experiments with latex and silicone casting
For this week’s assignment I decided to try out several experiments with the latex and silicone as tools for making non woven textiles.
The first thing I made is a simple rectangular piece with an LED embedded inside. I used conductive tape for the two ends of the LED and cast it inside the silicone. Here, I used one drop of the purple dye to get a great violet for the silicone.
The results of this experiment works quite well. The effect of the LED shining through the translucent layer of purple silicone is very pretty. From this initial experiment, I learned that the silicone is very messy to work with, but it spreads evenly by itself quite well.
Then, I started to explore the possibility of integrating thermo chromatic paint into the silicone piece and see how it would behave. I found some dried thermo chromatic paint (aqua) in the lab and crushed it into chunks. I left it as chunks and mixed into part B of the silicone. I wanted to see the behavior of the color change of chunks vs specs of the thermo chromo paint.
I put conductive thread across different parts of the casting hoping to see the color change when I put current across the wires. The results turned out to be quite stunning. Silicone turns out to be a great insulator. It takes about 1.5amps to change the color dramatically. To see a quicker color change, I used a heat gun, and that’s the most dramatic change. I was specifically interested in the chunks vs specs and how they change color. The result was that the chunks changed colors faster than the specs. So, when I blow a heat gun across the cast, the chunks turn color faster than the other, less concentrated parts.
Next, I tried out the effects of fiber optics and its ability to direct light within double layered silicone casting. I found some fiber optic wires lying around and chopped them into small pieces with a wire cutter.
I had planned to lay them out so that they are orthogonal to the surface. However, this task was very difficult to do because it was very hard to place tiny pieces into a certain configuration, especially when the second layer of silicone was added to the mold on top of the tiny pieces.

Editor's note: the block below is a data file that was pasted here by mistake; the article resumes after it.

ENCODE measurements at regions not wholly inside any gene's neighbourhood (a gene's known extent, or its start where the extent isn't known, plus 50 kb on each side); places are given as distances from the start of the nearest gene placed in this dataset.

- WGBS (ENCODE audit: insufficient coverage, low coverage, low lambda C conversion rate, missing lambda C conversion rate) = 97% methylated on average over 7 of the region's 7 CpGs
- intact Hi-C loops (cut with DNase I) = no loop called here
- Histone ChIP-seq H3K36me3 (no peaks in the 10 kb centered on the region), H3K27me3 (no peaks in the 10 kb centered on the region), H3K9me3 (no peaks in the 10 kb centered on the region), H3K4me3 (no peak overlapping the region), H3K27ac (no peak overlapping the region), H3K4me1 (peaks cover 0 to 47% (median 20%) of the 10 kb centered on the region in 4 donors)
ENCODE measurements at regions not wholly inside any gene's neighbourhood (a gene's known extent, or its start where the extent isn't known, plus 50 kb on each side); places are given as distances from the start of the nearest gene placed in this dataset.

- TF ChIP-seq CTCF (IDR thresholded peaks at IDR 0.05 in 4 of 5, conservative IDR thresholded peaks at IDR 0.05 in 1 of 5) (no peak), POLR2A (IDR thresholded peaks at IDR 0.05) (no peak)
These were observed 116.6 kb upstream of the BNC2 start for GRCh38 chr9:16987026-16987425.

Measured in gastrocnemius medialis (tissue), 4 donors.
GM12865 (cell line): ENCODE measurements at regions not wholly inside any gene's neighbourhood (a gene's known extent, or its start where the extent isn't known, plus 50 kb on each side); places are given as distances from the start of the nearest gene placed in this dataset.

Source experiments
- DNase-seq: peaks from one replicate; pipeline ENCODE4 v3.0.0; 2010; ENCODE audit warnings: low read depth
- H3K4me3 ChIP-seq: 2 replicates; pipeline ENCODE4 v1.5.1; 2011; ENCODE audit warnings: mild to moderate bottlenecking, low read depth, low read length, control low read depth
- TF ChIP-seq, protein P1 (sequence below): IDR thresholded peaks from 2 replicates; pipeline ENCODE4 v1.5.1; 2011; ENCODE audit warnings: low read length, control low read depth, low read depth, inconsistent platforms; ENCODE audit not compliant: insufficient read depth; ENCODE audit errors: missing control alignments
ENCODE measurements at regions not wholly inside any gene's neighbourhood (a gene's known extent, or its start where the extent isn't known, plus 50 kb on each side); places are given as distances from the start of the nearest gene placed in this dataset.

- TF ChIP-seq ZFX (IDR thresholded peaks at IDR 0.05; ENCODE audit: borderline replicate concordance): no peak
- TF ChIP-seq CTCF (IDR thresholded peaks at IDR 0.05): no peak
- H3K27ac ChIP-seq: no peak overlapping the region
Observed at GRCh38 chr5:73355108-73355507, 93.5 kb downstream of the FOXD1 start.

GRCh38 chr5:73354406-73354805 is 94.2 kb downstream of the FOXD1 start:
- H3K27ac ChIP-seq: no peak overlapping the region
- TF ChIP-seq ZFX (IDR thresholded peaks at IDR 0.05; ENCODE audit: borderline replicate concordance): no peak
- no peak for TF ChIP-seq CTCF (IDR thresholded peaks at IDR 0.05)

Lastly, I put three drops of paint of different colors onto the top of the silicone, and make swirl patterns. The intention of this is to be able to see the different colors as light is directed to the end of the fibers. It wasn’t a good idea to put dye on top of the silicone because after the silicone cures, the dye is not stable enough to maintain its form. Therefore, it rubs off on heated contact.
After the first few experiments, I gained enough experience with the silicone to begin doing more with it. I am very interested in making stretch sensors with the silicone. My vision for such a device is one whose resistance decreases when stretched and lights up the an LED to make the visual signal of change in resistance.
For my first iteration, I use latex with carbon fiber and 4 LEDs. The latex cures more quickly than the silicone so I chose it as a “first try.” In order for this sensor to work, I realized that I need to use a lot of carbon fiber so that the fibers will touch even if the material is stretched.
This sensor works, but it doesn’t work very well. When it is not stretched, it has very little resistance (around 1k ohms) and when it is stretched, the numbers jump around the vicinity of 1M ohms. However, it seems that once the material is stretched, it doesn’t spring back to its original form. This makes the sensor unreliable and hard to work with.
The second iteration is using silicone with schoeller wool and LEDs. The appearance of the casting turns out to be much better than the one made with latex, mostly because silicone cures clear, not yellow. I layed out the schoeller wool across the silicone on either side of the LEDs.
I haven’t had the chance to test this iteration yet because I have not yet had time in the lab. I will report back with resistances and interesting things I learned once I have a chance to test it.